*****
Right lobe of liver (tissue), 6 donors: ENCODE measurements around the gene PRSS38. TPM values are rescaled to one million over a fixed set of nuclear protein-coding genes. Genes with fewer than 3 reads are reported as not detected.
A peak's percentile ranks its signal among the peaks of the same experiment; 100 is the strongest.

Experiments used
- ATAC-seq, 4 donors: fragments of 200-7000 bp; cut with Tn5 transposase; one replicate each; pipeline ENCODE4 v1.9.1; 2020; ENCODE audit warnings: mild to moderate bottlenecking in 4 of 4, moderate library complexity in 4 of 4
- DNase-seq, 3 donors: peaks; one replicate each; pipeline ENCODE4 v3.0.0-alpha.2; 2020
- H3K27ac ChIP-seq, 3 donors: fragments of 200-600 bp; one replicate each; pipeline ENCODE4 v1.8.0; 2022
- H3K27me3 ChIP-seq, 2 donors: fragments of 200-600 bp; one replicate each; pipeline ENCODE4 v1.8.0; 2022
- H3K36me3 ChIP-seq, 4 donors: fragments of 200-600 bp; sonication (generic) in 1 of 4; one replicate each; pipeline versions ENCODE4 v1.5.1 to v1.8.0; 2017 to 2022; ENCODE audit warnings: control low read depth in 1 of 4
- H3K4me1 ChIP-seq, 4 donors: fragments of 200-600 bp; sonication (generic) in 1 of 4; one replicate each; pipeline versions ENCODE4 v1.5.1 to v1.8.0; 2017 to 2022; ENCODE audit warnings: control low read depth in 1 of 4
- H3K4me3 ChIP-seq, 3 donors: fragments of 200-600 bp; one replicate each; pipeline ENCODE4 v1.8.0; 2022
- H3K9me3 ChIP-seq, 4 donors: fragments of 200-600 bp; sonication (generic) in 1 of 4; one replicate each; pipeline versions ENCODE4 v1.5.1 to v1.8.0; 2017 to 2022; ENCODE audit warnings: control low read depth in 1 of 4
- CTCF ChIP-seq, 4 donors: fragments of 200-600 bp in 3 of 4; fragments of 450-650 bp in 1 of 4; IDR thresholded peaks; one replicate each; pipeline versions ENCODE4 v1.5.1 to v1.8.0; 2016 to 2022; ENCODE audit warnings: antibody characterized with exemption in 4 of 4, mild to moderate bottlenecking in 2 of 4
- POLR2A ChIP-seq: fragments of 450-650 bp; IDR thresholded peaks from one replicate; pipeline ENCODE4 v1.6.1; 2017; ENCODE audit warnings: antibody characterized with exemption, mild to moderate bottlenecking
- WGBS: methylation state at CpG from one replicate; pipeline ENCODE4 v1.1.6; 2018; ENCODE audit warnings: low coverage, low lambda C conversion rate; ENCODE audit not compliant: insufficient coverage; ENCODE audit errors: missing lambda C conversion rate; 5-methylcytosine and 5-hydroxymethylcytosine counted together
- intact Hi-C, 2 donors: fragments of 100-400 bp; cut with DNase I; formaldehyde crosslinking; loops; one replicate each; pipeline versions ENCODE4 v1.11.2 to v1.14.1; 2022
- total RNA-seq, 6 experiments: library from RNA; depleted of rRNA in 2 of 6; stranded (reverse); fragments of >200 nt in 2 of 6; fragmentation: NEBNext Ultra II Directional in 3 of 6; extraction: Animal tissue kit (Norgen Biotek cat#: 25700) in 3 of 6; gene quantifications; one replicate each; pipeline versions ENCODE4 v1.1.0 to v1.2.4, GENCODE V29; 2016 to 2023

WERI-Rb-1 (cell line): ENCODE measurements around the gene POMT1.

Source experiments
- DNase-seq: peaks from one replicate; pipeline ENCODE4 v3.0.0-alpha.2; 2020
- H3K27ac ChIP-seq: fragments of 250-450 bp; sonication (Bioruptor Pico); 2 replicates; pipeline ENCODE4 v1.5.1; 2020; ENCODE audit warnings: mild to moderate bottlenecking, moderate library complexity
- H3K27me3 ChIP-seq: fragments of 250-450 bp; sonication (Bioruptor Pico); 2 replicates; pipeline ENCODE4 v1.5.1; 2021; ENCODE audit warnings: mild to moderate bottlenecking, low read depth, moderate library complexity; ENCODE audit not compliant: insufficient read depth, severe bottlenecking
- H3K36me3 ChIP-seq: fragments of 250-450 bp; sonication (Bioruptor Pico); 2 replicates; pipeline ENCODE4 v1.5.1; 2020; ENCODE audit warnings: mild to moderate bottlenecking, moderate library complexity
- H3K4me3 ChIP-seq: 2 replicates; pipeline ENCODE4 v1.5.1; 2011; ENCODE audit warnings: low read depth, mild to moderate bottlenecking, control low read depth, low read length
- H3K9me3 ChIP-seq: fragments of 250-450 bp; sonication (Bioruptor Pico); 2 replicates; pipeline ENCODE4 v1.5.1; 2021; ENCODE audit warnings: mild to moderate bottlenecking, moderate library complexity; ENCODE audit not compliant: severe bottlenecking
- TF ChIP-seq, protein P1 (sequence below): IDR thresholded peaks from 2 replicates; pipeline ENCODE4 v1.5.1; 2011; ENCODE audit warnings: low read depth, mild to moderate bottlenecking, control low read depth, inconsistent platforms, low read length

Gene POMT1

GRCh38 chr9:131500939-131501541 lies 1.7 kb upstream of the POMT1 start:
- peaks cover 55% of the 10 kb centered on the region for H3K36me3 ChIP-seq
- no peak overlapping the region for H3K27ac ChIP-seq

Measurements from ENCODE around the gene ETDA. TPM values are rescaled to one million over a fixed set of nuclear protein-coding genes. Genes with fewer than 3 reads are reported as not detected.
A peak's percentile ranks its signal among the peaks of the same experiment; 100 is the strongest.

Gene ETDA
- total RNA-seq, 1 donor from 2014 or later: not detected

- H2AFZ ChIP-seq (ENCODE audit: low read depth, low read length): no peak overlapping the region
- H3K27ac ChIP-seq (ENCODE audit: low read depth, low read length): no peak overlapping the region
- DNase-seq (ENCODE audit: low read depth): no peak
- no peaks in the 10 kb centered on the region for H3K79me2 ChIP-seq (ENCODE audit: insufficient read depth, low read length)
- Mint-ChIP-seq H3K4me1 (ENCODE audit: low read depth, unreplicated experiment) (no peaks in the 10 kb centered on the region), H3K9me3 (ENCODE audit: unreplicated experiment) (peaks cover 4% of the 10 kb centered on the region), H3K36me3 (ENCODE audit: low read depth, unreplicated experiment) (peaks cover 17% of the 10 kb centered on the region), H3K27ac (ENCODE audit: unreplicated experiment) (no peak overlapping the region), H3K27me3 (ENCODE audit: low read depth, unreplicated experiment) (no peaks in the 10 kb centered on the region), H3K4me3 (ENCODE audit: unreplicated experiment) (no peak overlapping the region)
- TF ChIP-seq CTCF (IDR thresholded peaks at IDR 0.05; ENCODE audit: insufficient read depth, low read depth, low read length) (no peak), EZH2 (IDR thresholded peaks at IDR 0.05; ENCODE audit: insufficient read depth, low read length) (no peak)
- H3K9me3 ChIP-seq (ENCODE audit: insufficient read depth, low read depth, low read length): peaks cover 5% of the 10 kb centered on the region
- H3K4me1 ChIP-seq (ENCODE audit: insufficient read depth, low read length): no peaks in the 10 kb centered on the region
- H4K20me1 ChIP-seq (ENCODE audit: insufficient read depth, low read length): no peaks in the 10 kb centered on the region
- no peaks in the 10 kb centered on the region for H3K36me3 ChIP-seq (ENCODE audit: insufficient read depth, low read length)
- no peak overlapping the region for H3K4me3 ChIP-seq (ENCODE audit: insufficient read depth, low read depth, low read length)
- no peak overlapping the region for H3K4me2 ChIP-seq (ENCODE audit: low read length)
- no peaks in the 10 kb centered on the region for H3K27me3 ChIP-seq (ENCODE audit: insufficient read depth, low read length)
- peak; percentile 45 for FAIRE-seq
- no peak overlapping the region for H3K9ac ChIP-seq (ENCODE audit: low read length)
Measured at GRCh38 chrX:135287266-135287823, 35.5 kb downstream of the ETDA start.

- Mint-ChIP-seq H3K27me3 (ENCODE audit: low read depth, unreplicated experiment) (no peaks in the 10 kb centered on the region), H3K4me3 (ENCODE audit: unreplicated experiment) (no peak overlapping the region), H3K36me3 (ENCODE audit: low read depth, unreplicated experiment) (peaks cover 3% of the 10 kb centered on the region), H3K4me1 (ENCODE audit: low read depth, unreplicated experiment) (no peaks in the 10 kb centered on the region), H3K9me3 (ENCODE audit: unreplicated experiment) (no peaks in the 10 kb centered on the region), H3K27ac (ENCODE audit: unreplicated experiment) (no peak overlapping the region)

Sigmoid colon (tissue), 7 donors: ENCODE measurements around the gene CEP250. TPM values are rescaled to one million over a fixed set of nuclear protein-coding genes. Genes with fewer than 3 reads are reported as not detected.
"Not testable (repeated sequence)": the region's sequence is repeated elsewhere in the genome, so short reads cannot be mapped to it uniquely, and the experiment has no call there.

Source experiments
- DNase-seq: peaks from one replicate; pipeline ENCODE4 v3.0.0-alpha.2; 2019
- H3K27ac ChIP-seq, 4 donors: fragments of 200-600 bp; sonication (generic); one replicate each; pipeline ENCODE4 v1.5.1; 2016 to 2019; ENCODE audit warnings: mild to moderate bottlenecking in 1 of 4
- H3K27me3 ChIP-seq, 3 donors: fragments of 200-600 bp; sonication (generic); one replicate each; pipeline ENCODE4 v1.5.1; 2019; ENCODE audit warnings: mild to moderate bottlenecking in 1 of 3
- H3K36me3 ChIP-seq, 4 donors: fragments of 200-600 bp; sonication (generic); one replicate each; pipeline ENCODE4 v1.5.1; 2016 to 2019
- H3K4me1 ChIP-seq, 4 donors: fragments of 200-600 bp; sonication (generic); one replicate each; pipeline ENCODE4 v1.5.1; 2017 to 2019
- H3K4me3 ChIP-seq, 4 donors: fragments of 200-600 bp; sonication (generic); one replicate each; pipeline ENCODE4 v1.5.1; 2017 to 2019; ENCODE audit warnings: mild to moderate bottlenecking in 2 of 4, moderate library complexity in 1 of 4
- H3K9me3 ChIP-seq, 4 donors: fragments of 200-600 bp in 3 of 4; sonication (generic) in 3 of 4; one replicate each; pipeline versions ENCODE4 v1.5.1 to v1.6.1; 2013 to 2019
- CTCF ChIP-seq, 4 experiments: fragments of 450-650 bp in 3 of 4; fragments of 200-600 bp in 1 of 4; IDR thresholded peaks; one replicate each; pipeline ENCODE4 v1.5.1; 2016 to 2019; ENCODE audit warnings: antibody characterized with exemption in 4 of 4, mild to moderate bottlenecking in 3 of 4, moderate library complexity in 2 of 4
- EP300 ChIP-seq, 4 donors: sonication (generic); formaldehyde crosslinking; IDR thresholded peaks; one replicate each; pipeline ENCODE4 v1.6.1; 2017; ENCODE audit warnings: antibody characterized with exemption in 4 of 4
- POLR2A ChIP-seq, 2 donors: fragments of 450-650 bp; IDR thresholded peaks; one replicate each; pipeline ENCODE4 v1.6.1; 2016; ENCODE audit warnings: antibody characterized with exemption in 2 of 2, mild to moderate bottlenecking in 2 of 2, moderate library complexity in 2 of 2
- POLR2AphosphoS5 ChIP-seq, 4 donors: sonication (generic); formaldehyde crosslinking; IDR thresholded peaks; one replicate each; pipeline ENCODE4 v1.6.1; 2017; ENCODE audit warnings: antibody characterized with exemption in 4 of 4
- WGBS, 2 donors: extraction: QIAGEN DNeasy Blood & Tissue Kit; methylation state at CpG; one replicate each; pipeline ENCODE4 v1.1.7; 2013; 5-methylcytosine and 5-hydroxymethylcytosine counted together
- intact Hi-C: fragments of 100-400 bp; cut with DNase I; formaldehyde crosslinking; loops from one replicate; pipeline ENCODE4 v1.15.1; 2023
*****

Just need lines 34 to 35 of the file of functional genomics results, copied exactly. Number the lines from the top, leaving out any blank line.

- H2AFZ ChIP-seq (ENCODE audit: low read depth, low read length): no peak overlapping the region
- H3K27ac ChIP-seq (ENCODE audit: low read depth, low read length): no peak overlapping the region